Stressing over checking your email — or texts, which have become even more common — has only increased since I first wrote about how to deal with email stress five years ago. We have become an always-on society, with the expectation for many employees to be available 24/7… Even when most people’s jobs aren’t so important that a person’s life will hang in the balance if we were unavailable.
It’s a shame, really. Technology was supposed to help us have more leisure time and free us up to be able to spend more of our lives with things that really matter — like family, friends, and experiences. Instead, it’s tying us down to our devices in ways their inventors never imagined.
So if you’re feeling stressed out being always connected to your device to check email and texts, here are three more tips for helping to cope.
Tips for Dealing with Texting and Email Stress
In addition to the tips we covered five years ago — filter for important stuff, chunk response times, and stop checking every minute — here are some additional simple yet effective ways to relieve texting and email stress.
1. Use the 3-second rule.
A common problem with email (more so than texts) is that we spend too much time deciding what to do about a specific email. “Hmmm, he raised a lot of good points in his email, so should I respond to them now, wait to talk to him in person about it, or…?”
Force yourself to spend no more than 3 seconds deciding what to do with an email — respond to it with a quick email, delete it, archive it, or “to-do” it (schedule it for a phone call or meeting, reply later for a longer response, or take some other followup action). While it might be difficult to adhere to this rule at first, you may be surprised how easy it is to get into the habit of limiting your decision-making time. It’s a quick and easy way to plow through your inbox with every email taken care of in no time.
2. Turn off notifications for all but the most important things.
This may seem like hobbling a tool meant to improve one’s communication flow and productivity, but today’s mobile phones and computer desktops are overflowing with multitasking distractions that actually make you work less efficiently and less effectively.
As I’ve noted previously, most people are actually quite horrible multitaskers — but ironically most people think they multi-task pretty well. This formula makes for a poor outcome. We all think we’re getting a lot done when we multitask, but we’re actually getting less done than if we had simply focused on one task at a time.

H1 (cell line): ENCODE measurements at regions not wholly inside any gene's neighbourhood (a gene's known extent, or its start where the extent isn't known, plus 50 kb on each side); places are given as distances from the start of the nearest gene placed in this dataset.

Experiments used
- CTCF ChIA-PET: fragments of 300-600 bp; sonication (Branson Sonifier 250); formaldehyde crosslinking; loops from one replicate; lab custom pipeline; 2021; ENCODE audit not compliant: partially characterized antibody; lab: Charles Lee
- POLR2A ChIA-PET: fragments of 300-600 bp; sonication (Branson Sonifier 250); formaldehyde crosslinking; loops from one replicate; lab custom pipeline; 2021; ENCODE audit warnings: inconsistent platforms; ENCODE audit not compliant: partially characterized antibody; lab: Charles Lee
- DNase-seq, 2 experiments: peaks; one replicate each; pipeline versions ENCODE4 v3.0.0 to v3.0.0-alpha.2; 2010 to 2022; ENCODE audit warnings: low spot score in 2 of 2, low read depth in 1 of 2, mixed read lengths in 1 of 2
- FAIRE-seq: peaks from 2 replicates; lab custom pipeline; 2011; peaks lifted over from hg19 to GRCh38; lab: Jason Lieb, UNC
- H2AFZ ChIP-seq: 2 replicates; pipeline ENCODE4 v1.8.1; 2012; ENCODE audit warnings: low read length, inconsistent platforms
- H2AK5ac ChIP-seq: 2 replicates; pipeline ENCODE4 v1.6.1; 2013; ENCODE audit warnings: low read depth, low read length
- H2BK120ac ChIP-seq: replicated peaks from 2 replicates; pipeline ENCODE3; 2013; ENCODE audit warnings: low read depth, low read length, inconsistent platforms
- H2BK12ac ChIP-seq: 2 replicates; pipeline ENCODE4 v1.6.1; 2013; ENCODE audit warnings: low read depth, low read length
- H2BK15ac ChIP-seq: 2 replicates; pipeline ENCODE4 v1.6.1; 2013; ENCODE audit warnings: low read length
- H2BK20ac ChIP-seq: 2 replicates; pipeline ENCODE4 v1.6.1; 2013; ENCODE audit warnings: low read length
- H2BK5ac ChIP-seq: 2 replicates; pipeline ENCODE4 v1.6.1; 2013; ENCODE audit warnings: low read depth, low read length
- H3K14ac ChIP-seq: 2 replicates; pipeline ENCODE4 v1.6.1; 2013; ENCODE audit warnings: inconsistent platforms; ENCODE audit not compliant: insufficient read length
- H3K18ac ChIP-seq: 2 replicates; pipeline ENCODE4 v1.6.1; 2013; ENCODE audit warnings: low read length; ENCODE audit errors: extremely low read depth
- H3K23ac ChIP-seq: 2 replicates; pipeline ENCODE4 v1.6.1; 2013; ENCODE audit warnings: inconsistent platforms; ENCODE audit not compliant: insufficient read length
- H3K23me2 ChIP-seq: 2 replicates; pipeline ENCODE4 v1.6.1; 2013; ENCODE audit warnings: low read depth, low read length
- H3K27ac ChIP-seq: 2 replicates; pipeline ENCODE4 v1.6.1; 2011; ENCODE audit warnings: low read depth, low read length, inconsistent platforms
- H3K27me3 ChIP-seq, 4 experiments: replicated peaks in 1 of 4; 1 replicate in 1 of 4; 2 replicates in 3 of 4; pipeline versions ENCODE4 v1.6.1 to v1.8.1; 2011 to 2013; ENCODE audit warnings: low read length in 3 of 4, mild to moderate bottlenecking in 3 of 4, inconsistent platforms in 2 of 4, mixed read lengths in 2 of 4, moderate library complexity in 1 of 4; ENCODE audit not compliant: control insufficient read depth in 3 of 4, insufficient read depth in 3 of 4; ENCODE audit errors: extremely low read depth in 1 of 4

Notifications are only useful when they mean something special — otherwise they just become background white noise in your daily routine. So those little pop-ups telling you have new email just act as expensive distractions to your brain’s limited ability to process incoming stimuli. Every notice you quickly view has a silent cost.
Shut them down except for the most important of notices (like from your boss or an email subject line that says “Urgent” or “Emergency”). You can let your colleagues and family know that you’re changing your routine, too, so nobody gets miffed that you’re only replying to emails now four or five times a day (instead of instantaneously every minute of every day).
Turning off your notifications also will help you with scheduling your email responses to just a few times a day (instead of whenever something new comes in). This is important to helping you feel like you’re in charge of your email — not at its mercy.
3. Unsubscribe. From everything.
Companies love to “keep us informed” about every little new thing they’re doing. The truth is, most of those newsletter and product updates we signed up for are never read by nearly 90 percent of the people they’re sent to. Companies know this, but they keep sending them anyway to people who never open these emails. You’re one of them.
So why not stop the problem at its root? Go through your email box and be reckless about unsubscribing from every newsletter or company email you get that’s automatically sent to you. You’re allowed to keep one or two if they mean a lot to you and that you actually read. But the rest just contribute to your feelings of being overwhelmed and stressed out by the sheer quantity of email you receive.
Do you have any email stress tips?
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Read my original article on this topic: Dealing with Email Stress
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Last reviewed: By John M. Grohol, Psy.D. on 8 May 2012
Published on PsychCentral.com. All rights reserved.
Grohol, J. (2012). 3 More Tips for Dealing with Email Stress. Psych Central. Retrieved on October 23, 2014, from http://psychcentral.com/blog/archives/2012/05/08/3-more-tips-for-dealing-with-email-stress/